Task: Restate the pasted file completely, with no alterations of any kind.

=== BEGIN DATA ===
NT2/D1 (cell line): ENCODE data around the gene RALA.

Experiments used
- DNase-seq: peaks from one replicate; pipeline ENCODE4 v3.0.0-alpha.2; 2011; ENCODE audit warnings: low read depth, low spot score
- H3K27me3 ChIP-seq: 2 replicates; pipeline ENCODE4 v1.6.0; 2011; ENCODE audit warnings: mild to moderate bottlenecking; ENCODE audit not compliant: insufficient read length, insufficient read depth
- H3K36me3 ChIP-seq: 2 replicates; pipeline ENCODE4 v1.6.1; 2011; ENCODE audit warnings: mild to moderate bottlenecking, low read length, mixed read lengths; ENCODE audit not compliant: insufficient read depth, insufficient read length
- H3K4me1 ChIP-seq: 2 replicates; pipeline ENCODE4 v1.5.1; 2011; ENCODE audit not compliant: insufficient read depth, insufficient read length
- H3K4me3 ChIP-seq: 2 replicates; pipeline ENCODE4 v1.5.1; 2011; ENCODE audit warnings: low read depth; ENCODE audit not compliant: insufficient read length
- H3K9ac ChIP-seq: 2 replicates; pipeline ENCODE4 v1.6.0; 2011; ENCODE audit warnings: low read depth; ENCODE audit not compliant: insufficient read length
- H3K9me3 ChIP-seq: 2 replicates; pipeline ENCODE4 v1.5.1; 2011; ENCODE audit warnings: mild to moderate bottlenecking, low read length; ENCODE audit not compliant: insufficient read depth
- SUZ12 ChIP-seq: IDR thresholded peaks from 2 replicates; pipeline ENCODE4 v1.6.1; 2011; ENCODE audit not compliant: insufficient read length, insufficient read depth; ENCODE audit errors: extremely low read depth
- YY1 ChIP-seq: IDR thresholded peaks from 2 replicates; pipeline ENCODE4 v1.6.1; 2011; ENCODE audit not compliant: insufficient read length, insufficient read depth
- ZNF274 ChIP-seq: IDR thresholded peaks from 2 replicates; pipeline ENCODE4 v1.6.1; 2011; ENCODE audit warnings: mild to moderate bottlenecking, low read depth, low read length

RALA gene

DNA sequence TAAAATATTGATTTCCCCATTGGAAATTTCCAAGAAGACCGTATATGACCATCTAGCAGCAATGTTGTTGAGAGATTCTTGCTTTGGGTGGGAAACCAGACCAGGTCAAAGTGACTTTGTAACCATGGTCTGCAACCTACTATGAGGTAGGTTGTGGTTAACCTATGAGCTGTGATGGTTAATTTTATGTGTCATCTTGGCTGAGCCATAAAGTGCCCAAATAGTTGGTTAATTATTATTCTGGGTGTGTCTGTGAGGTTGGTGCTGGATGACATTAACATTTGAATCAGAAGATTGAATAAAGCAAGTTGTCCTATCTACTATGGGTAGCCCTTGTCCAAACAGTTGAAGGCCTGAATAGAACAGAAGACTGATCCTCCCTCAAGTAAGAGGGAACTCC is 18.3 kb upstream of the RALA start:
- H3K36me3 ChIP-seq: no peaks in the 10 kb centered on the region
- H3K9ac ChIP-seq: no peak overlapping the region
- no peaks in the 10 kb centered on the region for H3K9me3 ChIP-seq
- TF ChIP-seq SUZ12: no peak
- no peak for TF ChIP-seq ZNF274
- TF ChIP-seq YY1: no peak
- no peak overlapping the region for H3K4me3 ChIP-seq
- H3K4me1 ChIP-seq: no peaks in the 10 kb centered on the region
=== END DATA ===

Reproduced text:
NT2/D1 (cell line): ENCODE data around the gene RALA.

Experiments used
- DNase-seq: peaks from one replicate; pipeline ENCODE4 v3.0.0-alpha.2; 2011; ENCODE audit warnings: low read depth, low spot score
- H3K27me3 ChIP-seq: 2 replicates; pipeline ENCODE4 v1.6.0; 2011; ENCODE audit warnings: mild to moderate bottlenecking; ENCODE audit not compliant: insufficient read length, insufficient read depth
- H3K36me3 ChIP-seq: 2 replicates; pipeline ENCODE4 v1.6.1; 2011; ENCODE audit warnings: mild to moderate bottlenecking, low read length, mixed read lengths; ENCODE audit not compliant: insufficient read depth, insufficient read length
- H3K4me1 ChIP-seq: 2 replicates; pipeline ENCODE4 v1.5.1; 2011; ENCODE audit not compliant: insufficient read depth, insufficient read length
- H3K4me3 ChIP-seq: 2 replicates; pipeline ENCODE4 v1.5.1; 2011; ENCODE audit warnings: low read depth; ENCODE audit not compliant: insufficient read length
- H3K9ac ChIP-seq: 2 replicates; pipeline ENCODE4 v1.6.0; 2011; ENCODE audit warnings: low read depth; ENCODE audit not compliant: insufficient read length
- H3K9me3 ChIP-seq: 2 replicates; pipeline ENCODE4 v1.5.1; 2011; ENCODE audit warnings: mild to moderate bottlenecking, low read length; ENCODE audit not compliant: insufficient read depth
- SUZ12 ChIP-seq: IDR thresholded peaks from 2 replicates; pipeline ENCODE4 v1.6.1; 2011; ENCODE audit not compliant: insufficient read length, insufficient read depth; ENCODE audit errors: extremely low read depth
- YY1 ChIP-seq: IDR thresholded peaks from 2 replicates; pipeline ENCODE4 v1.6.1; 2011; ENCODE audit not compliant: insufficient read length, insufficient read depth
- ZNF274 ChIP-seq: IDR thresholded peaks from 2 replicates; pipeline ENCODE4 v1.6.1; 2011; ENCODE audit warnings: mild to moderate bottlenecking, low read depth, low read length

RALA gene

DNA sequence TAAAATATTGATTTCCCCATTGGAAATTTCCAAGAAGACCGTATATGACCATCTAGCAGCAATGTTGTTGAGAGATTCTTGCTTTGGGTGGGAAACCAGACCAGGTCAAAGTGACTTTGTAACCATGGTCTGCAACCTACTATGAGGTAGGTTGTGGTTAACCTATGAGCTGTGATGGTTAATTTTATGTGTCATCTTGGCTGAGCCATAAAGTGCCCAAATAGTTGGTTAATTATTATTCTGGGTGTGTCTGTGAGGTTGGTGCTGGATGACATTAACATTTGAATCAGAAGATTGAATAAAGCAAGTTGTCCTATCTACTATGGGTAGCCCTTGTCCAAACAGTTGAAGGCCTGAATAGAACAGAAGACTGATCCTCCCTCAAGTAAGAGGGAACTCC is 18.3 kb upstream of the RALA start:
- H3K36me3 ChIP-seq: no peaks in the 10 kb centered on the region
- H3K9ac ChIP-seq: no peak overlapping the region
- no peaks in the 10 kb centered on the region for H3K9me3 ChIP-seq
- TF ChIP-seq SUZ12: no peak
- no peak for TF ChIP-seq ZNF274
- TF ChIP-seq YY1: no peak
- no peak overlapping the region for H3K4me3 ChIP-seq
- H3K4me1 ChIP-seq: no peaks in the 10 kb centered on the region